“Unmanned economy” paces up in China

Unmanned convenience stores, unmanned restaurants, unmanned distribution, unmanned factories… In recent years, the “unmanned economy”, driven by new technology, has developed rapidly.

Goods are put into an intelligent unmanned warehouse in a logistics park in Qingdao, east China’s Shandong province. (Photo/Liang Xiaopeng)

Statistics show that there are more than 16,000 unmanned retail-related enterprises and more than 56,000 industrial robot-related enterprises in China, both of which have increased by more than 30 percent so far this year.

The “Guidelines on Supporting the Healthy Development of New Business Forms and New Models, Activating the Consumer Market and Expanding Employment”, jointly issued by the National Development and Reform Commission (NDRC) and other departments, call for the development of an “unmanned economy” based on new technologies, and support the construction of smart factories to realize transparent production processes, intelligent production sites and modernized factory operation and management.

Shanghai recently announced the implementation of the special action for building “100+ benchmark unmanned factories”, which aims to build 100 benchmark unmanned factories and 10 demonstration smart factories by 2022. During this process, nearly 10,000 additional robots are expected to increase production efficiency by an average of more than 20 percent and reduce operating costs by the same proportion.

The application of unmanned equipment is accelerating in the logistics industry. During the fight against the COVID-19 epidemic, JD.com, an e-commerce platform in China, set up a drone route near Baiyangdian, north China’s Hebei province, using Y3-MAX drones to deliver daily supplies to villages. Unmanned delivery and unmanned express delivery are becoming the focus of many large logistics enterprises of the new model.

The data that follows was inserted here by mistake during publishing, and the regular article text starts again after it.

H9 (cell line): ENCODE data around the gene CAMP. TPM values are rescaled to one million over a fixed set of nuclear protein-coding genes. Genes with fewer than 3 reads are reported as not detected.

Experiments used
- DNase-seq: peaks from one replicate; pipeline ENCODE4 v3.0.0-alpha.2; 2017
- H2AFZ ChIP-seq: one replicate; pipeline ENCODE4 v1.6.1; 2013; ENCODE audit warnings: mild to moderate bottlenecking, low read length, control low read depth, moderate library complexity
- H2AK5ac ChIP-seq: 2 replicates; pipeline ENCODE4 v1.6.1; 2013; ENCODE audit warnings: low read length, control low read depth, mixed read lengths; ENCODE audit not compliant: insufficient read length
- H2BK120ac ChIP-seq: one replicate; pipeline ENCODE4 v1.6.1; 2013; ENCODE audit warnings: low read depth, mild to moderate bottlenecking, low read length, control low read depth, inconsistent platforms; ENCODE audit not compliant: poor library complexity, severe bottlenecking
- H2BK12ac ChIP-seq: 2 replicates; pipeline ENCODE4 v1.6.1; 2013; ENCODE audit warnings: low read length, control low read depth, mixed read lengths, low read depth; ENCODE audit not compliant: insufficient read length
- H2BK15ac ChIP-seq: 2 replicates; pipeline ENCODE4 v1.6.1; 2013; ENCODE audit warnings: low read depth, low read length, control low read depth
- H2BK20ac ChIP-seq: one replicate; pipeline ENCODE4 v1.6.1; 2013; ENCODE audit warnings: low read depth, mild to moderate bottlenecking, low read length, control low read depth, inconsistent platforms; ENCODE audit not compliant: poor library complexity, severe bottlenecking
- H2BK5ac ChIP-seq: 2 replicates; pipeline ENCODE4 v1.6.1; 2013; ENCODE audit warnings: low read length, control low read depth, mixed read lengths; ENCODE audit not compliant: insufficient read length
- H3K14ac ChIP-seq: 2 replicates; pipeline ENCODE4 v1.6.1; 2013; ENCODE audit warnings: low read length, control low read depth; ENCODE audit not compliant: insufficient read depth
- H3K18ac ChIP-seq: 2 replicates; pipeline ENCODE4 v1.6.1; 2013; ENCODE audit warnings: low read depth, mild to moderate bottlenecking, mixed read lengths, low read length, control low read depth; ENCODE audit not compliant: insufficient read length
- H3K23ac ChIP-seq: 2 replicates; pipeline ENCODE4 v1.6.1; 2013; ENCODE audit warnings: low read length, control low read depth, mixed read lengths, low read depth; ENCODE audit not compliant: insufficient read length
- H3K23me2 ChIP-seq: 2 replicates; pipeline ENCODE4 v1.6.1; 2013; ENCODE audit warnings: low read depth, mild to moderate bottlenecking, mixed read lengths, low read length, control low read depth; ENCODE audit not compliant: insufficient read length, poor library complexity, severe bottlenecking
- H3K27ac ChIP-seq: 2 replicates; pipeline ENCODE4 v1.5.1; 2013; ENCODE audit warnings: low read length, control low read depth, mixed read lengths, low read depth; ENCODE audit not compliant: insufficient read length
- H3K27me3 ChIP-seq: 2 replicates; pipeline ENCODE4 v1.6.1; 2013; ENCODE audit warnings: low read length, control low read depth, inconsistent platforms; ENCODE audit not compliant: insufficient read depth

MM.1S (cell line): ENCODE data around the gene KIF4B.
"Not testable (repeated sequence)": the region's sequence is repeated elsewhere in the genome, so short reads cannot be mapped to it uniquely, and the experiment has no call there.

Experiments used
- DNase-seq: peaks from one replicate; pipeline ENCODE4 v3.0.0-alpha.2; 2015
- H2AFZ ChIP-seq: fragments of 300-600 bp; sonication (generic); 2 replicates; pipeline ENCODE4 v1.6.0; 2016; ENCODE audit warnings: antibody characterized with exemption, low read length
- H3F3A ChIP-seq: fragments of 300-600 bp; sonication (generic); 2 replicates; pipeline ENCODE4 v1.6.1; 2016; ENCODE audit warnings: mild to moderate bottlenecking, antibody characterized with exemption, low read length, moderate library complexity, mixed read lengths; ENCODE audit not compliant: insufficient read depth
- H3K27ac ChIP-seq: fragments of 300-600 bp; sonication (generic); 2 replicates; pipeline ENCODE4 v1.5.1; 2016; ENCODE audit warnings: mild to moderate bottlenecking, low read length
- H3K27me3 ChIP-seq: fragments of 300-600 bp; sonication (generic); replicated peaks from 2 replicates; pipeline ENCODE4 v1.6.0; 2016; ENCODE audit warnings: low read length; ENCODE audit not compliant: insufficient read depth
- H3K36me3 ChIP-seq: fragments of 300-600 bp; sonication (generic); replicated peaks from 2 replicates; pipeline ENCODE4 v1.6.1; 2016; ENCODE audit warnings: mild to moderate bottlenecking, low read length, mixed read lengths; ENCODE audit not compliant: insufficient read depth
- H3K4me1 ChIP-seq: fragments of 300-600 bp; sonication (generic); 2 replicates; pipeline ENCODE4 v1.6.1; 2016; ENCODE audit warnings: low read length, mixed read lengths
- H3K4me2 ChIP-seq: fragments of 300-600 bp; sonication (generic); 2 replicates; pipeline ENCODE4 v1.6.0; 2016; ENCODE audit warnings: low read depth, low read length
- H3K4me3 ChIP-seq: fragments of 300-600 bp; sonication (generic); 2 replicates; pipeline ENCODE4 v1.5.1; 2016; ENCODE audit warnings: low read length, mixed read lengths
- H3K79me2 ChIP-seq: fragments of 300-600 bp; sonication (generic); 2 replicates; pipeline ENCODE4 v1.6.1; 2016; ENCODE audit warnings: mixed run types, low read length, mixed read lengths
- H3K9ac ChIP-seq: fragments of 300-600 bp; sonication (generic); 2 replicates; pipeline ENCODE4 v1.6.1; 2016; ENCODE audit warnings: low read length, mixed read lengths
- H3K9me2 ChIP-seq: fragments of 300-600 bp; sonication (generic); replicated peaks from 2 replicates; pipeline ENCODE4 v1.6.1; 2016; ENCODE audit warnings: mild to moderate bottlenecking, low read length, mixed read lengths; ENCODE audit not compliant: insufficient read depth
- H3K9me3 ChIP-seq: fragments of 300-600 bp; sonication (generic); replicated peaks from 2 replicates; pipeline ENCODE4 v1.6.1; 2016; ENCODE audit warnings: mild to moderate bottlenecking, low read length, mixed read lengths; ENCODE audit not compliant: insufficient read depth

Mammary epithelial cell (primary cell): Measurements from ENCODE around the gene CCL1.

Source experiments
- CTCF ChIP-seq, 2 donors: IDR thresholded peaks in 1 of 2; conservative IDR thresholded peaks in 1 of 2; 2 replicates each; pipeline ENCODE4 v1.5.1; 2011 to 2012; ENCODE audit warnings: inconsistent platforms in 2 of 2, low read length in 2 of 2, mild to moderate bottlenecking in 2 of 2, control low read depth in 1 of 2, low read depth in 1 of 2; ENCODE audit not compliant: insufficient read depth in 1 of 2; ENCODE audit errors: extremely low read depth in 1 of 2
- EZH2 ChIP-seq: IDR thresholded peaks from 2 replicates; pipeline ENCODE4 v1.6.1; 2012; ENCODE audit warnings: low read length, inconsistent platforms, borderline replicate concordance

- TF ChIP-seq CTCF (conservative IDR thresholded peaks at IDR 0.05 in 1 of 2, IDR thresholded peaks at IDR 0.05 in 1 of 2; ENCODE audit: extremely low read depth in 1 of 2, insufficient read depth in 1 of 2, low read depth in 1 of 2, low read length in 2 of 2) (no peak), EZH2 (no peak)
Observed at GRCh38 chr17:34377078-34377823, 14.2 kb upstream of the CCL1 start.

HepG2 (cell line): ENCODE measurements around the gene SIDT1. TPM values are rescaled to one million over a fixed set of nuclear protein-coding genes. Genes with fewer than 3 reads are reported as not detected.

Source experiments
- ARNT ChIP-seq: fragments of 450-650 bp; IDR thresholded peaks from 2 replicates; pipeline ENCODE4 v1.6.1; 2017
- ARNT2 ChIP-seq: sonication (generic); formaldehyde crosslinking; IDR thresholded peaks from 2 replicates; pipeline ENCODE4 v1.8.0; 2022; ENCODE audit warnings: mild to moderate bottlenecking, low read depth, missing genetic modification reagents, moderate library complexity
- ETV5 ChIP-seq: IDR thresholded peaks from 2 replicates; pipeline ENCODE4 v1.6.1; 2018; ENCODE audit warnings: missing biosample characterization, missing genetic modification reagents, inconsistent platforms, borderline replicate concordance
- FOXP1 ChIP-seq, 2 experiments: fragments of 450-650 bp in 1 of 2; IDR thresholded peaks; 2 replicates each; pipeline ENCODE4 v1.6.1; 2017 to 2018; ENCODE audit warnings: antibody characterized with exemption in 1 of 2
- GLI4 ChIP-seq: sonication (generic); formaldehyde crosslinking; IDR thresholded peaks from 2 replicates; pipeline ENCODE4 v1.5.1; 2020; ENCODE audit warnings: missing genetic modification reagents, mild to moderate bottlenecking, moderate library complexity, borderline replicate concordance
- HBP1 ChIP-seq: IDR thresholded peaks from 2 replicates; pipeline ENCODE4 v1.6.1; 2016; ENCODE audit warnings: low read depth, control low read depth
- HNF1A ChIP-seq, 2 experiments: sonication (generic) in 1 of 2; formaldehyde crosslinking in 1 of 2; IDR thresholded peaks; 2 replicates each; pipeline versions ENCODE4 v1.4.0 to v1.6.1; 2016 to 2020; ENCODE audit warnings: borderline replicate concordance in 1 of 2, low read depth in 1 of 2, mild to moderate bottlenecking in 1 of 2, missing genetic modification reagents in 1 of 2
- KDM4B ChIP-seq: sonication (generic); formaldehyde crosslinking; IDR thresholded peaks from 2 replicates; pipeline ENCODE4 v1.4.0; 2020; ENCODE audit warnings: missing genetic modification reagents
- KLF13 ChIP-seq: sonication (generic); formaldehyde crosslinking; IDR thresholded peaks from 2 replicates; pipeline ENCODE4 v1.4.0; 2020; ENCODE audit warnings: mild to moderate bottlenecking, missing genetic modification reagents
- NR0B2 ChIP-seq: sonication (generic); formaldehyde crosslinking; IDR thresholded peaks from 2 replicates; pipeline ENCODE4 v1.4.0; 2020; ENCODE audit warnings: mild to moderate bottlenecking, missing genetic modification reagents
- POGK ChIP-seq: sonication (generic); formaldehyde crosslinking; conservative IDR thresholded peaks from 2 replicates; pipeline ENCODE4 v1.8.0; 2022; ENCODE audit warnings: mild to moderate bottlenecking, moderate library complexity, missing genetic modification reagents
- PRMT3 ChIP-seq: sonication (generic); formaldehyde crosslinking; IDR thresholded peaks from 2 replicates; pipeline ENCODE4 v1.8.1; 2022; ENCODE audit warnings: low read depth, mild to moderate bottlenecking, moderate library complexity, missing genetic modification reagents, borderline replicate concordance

Industry insiders pointed out that artificial intelligence and its applications in industrial robots, automatic driving, automatic loading and unloading will enable unmanned processing of monotonous, complicated, difficult and dangerous jobs, which makes the production process intelligent and promotes the reduction in costs of production, circulation and services while also increasing efficiency.

“From manufacturing to agricultural production, from docks to mines, intelligence will be a typical feature of the new industrial revolution, and it has become a consensus that artificial intelligence will empower the real economy,” according to Wang Chongjun, deputy director of the Institute of Computer Application, Nanjing University.

By the end of May, the number of UAV-related enterprises in China had exceeded 55,000, with 16,000 unmanned retail enterprises and more than 11,000 driverless enterprises, according to relevant company data. In the first five months of this year, 1,827 new retail companies related to unmanned selling were set up, a 37 percent increase over the same period in 2019.

Today, driverless cars, unmanned distribution, unmanned retail, unmanned hotels, unmanned restaurants, unmanned logistics and other new forms of business are being continuously promoted in many large and medium-sized cities.